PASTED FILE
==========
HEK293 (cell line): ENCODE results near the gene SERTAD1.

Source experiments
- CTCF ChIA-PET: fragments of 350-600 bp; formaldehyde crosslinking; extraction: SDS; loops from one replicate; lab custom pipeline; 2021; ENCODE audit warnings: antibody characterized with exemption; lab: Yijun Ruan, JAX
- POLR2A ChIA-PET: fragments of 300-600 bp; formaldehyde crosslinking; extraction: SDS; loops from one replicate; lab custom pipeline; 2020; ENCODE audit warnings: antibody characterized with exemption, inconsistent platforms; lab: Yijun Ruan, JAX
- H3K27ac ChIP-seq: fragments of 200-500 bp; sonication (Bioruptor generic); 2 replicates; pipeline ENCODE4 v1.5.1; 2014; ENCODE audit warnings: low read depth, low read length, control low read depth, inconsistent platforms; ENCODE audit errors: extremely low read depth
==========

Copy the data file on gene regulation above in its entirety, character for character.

HEK293 (cell line): ENCODE results near the gene SERTAD1.

Source experiments
- CTCF ChIA-PET: fragments of 350-600 bp; formaldehyde crosslinking; extraction: SDS; loops from one replicate; lab custom pipeline; 2021; ENCODE audit warnings: antibody characterized with exemption; lab: Yijun Ruan, JAX
- POLR2A ChIA-PET: fragments of 300-600 bp; formaldehyde crosslinking; extraction: SDS; loops from one replicate; lab custom pipeline; 2020; ENCODE audit warnings: antibody characterized with exemption, inconsistent platforms; lab: Yijun Ruan, JAX
- H3K27ac ChIP-seq: fragments of 200-500 bp; sonication (Bioruptor generic); 2 replicates; pipeline ENCODE4 v1.5.1; 2014; ENCODE audit warnings: low read depth, low read length, control low read depth, inconsistent platforms; ENCODE audit errors: extremely low read depth